Beet Salad with Chocolate Goat Cheese and Black Licorice Vinaigrette

 

Black Licorice Vinaigrette

Ingredients:

2 tbsp. chopped black licorice

¾ cup water

1/4 cider vinegar

2 tbsp. Dijon mustard

1 green onion, minced

¾ cup salad oil

Method:

Combine the licorice and water in a small sauce pan and heat over medium-low heat until the licorice is dissolved. Remove pan from heat and whisk in the cider vinegar, green onion and Dijon mustard. Finally whisk in the oil by slowly pouring it into the licorice mixture. Season vinaigrette with salt and pepper to taste and refrigerate until needed.

 

Snickers Goat Cheese

Ingredients:

2-4 oz. of chopped Snickers bar

4 oz. goat cheese, room temperature

1 chive, finely minced

Red pepper flakes or Cayenne to taste (optional)

Method:

Place all of the ingredients in a glass bowl and microwave it until it becomes soft. Stir the warmed ingredients together and set aside.

 

Roasted Beets

Ingredients:

8 beets, medium sized, cut in half

1 tbsp. cooking oil

Your choice of salad greens

Salt and pepper

Method:

Toss the beets in a bowl with the oil, salt and pepper. Turn the beets out onto a parchment lined baking sheet and bake in a pre-heated oven at 400 °f for about an hour or until fork tender. Remove the beets from the oven and let them rest for 30 minutes. Peel or pull the skins off of the beets. Slice the beets into bite size pieces. Lightly coat the beets with some of the vinaigrette and set them in the refrigerator to marinate for one hour.

To serve assemble the greens onto a plate and top them with the beets. Drizzle the remaining vinaigrette over the salad and top with crumbled goat cheese.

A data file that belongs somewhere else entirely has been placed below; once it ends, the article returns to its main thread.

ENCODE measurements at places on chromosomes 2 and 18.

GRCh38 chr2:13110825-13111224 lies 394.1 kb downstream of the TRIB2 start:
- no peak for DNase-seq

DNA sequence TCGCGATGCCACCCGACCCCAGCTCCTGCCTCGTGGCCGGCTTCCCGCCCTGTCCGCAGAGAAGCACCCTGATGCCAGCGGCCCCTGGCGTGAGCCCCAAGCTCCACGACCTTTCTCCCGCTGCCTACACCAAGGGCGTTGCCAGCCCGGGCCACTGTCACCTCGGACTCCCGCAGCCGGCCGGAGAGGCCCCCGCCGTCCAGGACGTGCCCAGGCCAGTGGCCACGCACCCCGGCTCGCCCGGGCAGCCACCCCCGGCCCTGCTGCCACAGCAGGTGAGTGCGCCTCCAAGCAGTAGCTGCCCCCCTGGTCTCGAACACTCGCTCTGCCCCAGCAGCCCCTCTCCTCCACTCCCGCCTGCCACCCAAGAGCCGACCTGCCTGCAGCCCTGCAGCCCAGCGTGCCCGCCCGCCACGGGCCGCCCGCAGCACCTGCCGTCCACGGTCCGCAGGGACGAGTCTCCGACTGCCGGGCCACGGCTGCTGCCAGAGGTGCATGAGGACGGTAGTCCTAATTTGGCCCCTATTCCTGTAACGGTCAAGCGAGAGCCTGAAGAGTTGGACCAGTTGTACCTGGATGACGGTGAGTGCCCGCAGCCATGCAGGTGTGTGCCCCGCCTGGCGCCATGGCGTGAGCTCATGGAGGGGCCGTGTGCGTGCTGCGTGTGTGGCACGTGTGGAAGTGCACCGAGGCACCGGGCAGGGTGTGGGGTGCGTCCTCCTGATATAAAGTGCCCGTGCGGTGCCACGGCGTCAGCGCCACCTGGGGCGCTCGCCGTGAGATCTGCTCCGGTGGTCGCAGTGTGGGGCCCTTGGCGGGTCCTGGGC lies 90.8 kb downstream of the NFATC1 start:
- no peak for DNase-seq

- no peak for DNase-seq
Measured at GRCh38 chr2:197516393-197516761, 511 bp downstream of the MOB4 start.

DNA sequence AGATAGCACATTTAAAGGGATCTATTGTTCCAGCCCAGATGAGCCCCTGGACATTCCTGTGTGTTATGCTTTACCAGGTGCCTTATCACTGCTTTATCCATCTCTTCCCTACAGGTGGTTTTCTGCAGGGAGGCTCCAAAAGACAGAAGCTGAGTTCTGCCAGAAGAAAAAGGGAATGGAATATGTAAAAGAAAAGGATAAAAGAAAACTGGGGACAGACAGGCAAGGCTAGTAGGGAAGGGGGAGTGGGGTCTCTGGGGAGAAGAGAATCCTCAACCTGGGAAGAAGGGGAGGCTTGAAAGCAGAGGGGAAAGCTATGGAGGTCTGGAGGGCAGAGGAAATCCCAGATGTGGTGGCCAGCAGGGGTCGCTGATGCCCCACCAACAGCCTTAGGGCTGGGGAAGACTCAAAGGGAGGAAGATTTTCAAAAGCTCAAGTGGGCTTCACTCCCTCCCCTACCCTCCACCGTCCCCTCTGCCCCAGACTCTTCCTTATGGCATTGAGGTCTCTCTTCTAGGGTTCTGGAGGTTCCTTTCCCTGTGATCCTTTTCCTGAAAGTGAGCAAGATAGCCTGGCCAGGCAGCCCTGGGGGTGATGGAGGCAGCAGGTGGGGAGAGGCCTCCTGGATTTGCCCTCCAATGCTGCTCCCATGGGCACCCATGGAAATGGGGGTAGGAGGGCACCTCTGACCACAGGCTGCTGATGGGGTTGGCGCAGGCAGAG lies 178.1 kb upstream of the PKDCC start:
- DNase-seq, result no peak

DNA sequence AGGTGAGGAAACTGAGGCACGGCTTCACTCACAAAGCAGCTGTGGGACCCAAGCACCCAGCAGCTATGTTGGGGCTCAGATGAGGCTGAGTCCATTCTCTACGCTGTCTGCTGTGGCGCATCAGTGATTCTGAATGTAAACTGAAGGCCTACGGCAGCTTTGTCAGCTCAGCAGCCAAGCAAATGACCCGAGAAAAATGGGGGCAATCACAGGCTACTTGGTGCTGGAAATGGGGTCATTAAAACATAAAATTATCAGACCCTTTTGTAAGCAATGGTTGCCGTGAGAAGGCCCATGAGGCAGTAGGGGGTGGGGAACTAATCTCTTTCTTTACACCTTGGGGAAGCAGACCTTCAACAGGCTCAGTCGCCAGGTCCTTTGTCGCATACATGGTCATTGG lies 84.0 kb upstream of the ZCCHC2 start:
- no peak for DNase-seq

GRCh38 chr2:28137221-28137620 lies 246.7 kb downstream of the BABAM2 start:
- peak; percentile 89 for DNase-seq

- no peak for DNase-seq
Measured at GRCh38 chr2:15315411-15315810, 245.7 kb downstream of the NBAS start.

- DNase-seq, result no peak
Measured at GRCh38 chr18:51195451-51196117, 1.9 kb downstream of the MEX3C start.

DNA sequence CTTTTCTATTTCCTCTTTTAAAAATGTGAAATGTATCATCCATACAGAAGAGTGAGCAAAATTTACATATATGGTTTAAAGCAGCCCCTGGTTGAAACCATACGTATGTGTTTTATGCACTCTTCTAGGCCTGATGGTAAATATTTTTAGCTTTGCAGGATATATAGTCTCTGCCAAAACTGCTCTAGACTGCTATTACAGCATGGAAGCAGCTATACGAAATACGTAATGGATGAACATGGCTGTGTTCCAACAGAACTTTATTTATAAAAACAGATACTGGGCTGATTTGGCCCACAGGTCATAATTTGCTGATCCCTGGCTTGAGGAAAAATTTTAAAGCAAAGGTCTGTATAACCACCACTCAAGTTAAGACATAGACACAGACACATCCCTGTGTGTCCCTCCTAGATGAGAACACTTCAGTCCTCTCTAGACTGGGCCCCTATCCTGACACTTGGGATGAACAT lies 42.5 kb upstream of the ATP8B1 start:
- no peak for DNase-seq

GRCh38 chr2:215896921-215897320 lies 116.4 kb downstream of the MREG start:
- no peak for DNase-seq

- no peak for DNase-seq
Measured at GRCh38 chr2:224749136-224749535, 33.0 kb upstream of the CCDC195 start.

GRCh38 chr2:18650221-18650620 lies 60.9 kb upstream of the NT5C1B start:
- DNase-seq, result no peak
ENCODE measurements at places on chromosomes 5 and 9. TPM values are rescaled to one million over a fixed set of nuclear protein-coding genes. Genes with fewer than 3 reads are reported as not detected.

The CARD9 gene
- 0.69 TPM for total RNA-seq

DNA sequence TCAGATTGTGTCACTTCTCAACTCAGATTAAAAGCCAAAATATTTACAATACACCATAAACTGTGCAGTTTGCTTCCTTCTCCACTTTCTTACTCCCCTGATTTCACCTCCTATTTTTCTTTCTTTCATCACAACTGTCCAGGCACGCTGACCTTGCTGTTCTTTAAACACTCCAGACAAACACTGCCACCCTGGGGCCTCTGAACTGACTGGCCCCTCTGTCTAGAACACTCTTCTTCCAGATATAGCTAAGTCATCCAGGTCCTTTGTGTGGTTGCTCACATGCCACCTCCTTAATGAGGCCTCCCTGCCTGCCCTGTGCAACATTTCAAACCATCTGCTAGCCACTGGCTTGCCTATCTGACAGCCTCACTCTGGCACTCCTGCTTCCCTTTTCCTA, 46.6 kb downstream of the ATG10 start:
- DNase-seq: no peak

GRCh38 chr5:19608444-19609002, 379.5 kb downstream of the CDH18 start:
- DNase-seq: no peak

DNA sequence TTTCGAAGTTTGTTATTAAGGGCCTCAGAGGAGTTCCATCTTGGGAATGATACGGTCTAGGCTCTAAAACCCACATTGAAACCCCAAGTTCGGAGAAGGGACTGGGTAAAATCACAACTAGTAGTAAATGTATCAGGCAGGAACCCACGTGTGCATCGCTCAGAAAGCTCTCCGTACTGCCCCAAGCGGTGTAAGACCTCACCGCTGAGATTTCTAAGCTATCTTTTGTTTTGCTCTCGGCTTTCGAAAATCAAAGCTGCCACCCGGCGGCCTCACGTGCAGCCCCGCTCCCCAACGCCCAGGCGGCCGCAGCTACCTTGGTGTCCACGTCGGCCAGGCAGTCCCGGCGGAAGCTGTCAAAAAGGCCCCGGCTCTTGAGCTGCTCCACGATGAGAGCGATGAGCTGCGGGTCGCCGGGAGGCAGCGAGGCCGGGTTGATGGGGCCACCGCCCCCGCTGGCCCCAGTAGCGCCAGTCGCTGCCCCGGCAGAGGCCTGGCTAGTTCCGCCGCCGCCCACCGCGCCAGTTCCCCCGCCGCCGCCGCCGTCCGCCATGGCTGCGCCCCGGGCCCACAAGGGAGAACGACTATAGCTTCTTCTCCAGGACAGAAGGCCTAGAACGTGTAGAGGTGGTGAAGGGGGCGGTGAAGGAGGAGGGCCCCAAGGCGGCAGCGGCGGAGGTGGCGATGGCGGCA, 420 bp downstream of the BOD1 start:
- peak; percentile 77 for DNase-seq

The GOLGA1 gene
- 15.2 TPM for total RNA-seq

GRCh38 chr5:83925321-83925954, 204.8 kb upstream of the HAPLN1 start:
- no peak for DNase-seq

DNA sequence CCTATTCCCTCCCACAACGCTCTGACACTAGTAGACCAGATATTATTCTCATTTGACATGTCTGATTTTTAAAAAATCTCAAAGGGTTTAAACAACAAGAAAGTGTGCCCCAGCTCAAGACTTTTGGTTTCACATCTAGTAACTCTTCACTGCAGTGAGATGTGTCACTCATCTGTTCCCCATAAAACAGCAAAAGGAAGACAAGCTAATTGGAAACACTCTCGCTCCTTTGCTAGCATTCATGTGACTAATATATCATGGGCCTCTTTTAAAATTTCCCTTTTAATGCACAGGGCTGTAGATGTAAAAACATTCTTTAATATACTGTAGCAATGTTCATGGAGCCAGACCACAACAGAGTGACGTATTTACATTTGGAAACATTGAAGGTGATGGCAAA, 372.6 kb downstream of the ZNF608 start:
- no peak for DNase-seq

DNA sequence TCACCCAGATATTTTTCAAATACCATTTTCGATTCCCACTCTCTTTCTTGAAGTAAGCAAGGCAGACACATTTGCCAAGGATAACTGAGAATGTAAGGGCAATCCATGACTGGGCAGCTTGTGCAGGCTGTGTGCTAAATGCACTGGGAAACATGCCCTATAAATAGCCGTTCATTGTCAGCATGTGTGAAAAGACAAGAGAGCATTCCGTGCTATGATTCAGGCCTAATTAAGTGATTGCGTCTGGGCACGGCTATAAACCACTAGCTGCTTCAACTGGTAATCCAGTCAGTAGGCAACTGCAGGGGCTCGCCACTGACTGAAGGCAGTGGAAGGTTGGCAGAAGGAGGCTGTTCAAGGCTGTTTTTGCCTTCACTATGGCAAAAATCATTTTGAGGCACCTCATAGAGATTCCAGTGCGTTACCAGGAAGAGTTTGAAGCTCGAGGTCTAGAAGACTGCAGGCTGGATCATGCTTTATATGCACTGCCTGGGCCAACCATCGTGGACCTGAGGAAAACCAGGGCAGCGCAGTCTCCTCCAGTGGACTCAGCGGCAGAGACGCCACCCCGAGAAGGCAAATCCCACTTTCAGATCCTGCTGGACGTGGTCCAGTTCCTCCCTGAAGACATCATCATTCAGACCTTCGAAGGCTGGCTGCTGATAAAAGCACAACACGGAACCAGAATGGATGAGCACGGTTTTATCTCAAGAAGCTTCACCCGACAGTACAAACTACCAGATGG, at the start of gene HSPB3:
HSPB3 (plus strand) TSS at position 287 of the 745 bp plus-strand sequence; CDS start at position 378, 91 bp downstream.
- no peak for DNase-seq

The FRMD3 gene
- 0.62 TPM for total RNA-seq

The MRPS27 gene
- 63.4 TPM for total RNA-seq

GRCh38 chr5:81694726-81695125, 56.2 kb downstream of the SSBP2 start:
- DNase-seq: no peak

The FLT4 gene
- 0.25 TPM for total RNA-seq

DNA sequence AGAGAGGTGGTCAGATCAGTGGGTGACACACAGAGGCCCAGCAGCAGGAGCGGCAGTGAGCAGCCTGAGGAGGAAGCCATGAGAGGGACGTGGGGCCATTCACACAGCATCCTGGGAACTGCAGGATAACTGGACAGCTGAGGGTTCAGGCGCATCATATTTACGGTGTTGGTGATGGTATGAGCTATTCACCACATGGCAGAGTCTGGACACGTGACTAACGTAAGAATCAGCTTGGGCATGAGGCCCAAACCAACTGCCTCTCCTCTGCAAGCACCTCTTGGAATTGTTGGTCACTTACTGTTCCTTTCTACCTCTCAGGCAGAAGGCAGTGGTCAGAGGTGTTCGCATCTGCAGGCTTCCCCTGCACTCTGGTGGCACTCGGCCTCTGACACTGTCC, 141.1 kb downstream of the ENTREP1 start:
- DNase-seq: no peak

Gastronomically yours,

September 25th, 2013

Sunflower, you are my sunshine

The sunflower was first cultivated throughout the region of what is now known as Arizona and New Mexico some 3000 years ago and as such has caused much debate amongst archaeologists as to whether sunflowers were domesticated before corn.

Spanish explorers introduced the sunflower to Europe in the early 1500’s where it quickly became widespread and was celebrated as an exotic ornamental flower. By the 18th century the sunflower’s beauty was only surpassed by its newly discovered high concentration of oil that could be extracted for medicinal and culinary uses. This quickly changed the cultivation of sunflowers as its oil became a prized ingredient and was approved by various religious groups. This made the sunflower a highly marketable commodity and lead to Russia becoming the largest producer of sunflower seeds and oil in the world.

 

Harvesting sunflowers with kids is fun and easyHarvesting sunflowers with kids is fun and easy

The sunflower industry came to North America in the early 1900’s with the esteemed variety of sunflower known as the Mammoth Russian. Canada started the first official government sponsored sunflower breeding program in the world and licensed the Russian cultivar called Peredovik as this particular variety produced high yields of seed with one of the highest oil contents. This seed variety went through further hybridization to increase its yields as well as make it disease resistant.

Today the largest Canadian producer of sunflower seed snacks is Spitz available across the country in almost every corner store. Most of the Canadian harvest of sunflower seeds comes from Saskatchewan and Manitoba.

Late September and early October is when most sunflowers growing in our backyards are ready to harvest and roast the seeds for ourselves. Be sure that your flowers have matured with their sad hanging heads having turned brown and their petals have begun to fall; the seeds should be plump and striped black and white. Cut the stalk to create a handle to hold onto the flowers and vigorously rub the seeds out of the head with your free hand. Be cautious you’re your fingers do not get pinched by the tiny barbs found between the seeds and the flower head.